Just read on Twitter (through Bill Nanson):
WOW, surprised I’m the first to respond. Love the wines, and pretty surprised Jean-Charles sold. He must have been offered a ton of money.
A quick search shows that Forbes estimates Pinault’s net worth at 14.6 Billion. So he can buy wineries like we buy bottles, or at least cases, of wine.
Well actually, Patrick Essa says he put it for sale about 6 months ago and raised a lot of interest. Last week, I had my first ever Bonneau Charlie (2007) at a Christmas do and it was really singing.
Good buy but maybe the seller sold at the right time… Prices have gone so crazy…
But still, this is a historic winery! I don’t remember in which book on Burgundy (Jasper Morris’ I believe) there is a story about Jean-Charles le Bault de la Morinière reacting weirdly to a mention of the French revolution, because he still had personal feelings about it. Can money replace centuries of family history? Not that I am in a position to answer such a question, but I would say, hopefully not!
I reached for my Jasper’s bible…and you are right. The family got the domaine just after the revolution. It was then 24 Ha. Bits and pieces were sold which left 11 Ha of which 9.5 Ha Corton Charlemagne.
Funny that comment as, somehow, they benefitted from the revolution at least to buy the domaine.
Was it church property before that, I would guess?
I wonder if anyone has compiled a list of the great properties that changed a hand as a result of the Revolution. It wasn’t just in France. In the Ruwer, both Maximum Grunhaus and Karthauserhof were monastery properties. When Napoleon marched through the Mosel in the early 1800s, he auctioned off the church vineyards there, too.
hope he gets a discount for all the premoxed bottles if purchase price included inventory.
Indeed, and a very detailed account of how the famous Scharzhofberg changed hands from the church to the current owner (the Egon Müller dynasty) during Napoleon’s rule can be found on Lars Carlberg website (behind the pay wall, I’m afraid).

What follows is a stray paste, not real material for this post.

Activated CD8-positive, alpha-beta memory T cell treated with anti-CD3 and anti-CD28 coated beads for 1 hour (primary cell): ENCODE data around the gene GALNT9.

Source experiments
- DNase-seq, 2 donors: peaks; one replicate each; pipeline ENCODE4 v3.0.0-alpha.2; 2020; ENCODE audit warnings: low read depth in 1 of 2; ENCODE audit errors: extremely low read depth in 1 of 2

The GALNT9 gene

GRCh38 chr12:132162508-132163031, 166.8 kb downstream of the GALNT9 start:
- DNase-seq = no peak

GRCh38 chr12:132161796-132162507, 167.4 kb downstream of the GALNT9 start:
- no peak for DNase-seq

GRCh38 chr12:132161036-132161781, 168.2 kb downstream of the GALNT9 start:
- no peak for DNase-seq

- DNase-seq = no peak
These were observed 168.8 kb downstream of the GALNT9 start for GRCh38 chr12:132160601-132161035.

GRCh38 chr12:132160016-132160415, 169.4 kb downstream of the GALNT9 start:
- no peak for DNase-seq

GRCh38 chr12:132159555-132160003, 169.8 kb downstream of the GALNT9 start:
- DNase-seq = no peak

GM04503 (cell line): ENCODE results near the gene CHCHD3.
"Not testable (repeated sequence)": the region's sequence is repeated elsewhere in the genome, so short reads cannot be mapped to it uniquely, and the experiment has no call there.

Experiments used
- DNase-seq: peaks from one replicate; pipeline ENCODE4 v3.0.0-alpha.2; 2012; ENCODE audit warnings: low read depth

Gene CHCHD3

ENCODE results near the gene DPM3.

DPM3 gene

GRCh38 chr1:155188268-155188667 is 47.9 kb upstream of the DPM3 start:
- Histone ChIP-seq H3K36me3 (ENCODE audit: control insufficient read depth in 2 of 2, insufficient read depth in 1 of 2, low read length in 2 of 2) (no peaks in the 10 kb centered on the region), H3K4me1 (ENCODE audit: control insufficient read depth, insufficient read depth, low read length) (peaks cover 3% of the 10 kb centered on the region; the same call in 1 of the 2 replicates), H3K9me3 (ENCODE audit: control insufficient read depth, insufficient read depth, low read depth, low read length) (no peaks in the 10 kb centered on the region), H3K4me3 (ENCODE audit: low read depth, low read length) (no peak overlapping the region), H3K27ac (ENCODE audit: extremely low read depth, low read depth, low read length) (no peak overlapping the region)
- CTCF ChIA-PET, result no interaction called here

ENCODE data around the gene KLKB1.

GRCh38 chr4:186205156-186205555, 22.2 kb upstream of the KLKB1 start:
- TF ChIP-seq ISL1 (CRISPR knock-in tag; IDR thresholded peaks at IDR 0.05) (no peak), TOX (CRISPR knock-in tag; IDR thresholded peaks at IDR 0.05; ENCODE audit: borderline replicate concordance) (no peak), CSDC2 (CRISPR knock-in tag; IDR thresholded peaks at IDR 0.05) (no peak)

I was thinking the same thing.
You know what’s ironic, I’ve had a ton of Bonneau du Martray (including their red), and I’ve had exactly 1 premoxed bottle.
I haven’t had a ton, but I’ve never had a poxed one. The only advanced one I had was a 1989 this year and that’s hardly pox (and it was still very good).
I met with Jean Charles during a tasting visit in early November. He made an impression on me discussing his view that he he was merely a custodian for these lands that had been in his family for generations. He stressed that he saw himself as a steward who wanted to leave the vines in better shape than he got them for future generations. Not sure whom is heirs are, but I have to say I was very surprised to read this news. I felt like I had been “spun” a bit during our visit.
Indeed as the property has been for sale for 6 months… according to P Essa. You have been spinned!..sorry spun… feeling dizzy?
I have met Jean-Charles de la Morinière in two occasions recently and from what were the discussions, I have difficulties to imagine that he has sold his property.
Of course I can be wrong, but he is so proud to have this property that to decide a sale if he is not forced to do is hard to believe.
Let us wait for more information.
Last year Jean-Charles de la Morinière told me in was not yet clear if any of his children would have an interest in running Bonneau du Martray. The most likely reason to sell would be if none of them wanted to pursue that path.
Makes sense, thanks for the remark. It would still be interesting to know what the plans for the immediate future are.
Like with Bonneau du Martray Corton-Charlemagne…your patience will be rewarded.
I will run it!
You’ll reimburse us for premoxed bottles, right?